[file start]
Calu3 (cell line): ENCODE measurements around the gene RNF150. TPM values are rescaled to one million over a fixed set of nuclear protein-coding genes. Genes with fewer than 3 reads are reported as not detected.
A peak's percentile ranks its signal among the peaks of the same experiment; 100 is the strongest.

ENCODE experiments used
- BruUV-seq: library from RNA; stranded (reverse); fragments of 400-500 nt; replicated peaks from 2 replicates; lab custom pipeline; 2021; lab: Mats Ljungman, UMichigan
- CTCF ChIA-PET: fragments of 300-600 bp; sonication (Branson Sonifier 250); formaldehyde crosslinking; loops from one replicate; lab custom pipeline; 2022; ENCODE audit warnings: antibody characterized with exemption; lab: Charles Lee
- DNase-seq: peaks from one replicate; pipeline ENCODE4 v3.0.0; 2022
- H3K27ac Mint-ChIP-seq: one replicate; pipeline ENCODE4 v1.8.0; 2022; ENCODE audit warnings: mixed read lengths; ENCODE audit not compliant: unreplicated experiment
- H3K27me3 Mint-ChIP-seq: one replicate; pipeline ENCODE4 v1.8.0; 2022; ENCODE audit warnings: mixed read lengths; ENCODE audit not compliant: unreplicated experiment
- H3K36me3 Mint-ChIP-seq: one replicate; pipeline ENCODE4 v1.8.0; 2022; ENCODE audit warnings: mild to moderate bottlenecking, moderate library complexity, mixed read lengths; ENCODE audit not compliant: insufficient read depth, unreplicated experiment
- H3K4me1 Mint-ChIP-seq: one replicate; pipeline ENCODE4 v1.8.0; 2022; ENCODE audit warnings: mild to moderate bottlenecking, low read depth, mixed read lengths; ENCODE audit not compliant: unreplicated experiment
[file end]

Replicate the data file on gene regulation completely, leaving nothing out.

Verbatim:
Calu3 (cell line): ENCODE measurements around the gene RNF150. TPM values are rescaled to one million over a fixed set of nuclear protein-coding genes. Genes with fewer than 3 reads are reported as not detected.
A peak's percentile ranks its signal among the peaks of the same experiment; 100 is the strongest.

ENCODE experiments used
- BruUV-seq: library from RNA; stranded (reverse); fragments of 400-500 nt; replicated peaks from 2 replicates; lab custom pipeline; 2021; lab: Mats Ljungman, UMichigan
- CTCF ChIA-PET: fragments of 300-600 bp; sonication (Branson Sonifier 250); formaldehyde crosslinking; loops from one replicate; lab custom pipeline; 2022; ENCODE audit warnings: antibody characterized with exemption; lab: Charles Lee
- DNase-seq: peaks from one replicate; pipeline ENCODE4 v3.0.0; 2022
- H3K27ac Mint-ChIP-seq: one replicate; pipeline ENCODE4 v1.8.0; 2022; ENCODE audit warnings: mixed read lengths; ENCODE audit not compliant: unreplicated experiment
- H3K27me3 Mint-ChIP-seq: one replicate; pipeline ENCODE4 v1.8.0; 2022; ENCODE audit warnings: mixed read lengths; ENCODE audit not compliant: unreplicated experiment
- H3K36me3 Mint-ChIP-seq: one replicate; pipeline ENCODE4 v1.8.0; 2022; ENCODE audit warnings: mild to moderate bottlenecking, moderate library complexity, mixed read lengths; ENCODE audit not compliant: insufficient read depth, unreplicated experiment
- H3K4me1 Mint-ChIP-seq: one replicate; pipeline ENCODE4 v1.8.0; 2022; ENCODE audit warnings: mild to moderate bottlenecking, low read depth, mixed read lengths; ENCODE audit not compliant: unreplicated experiment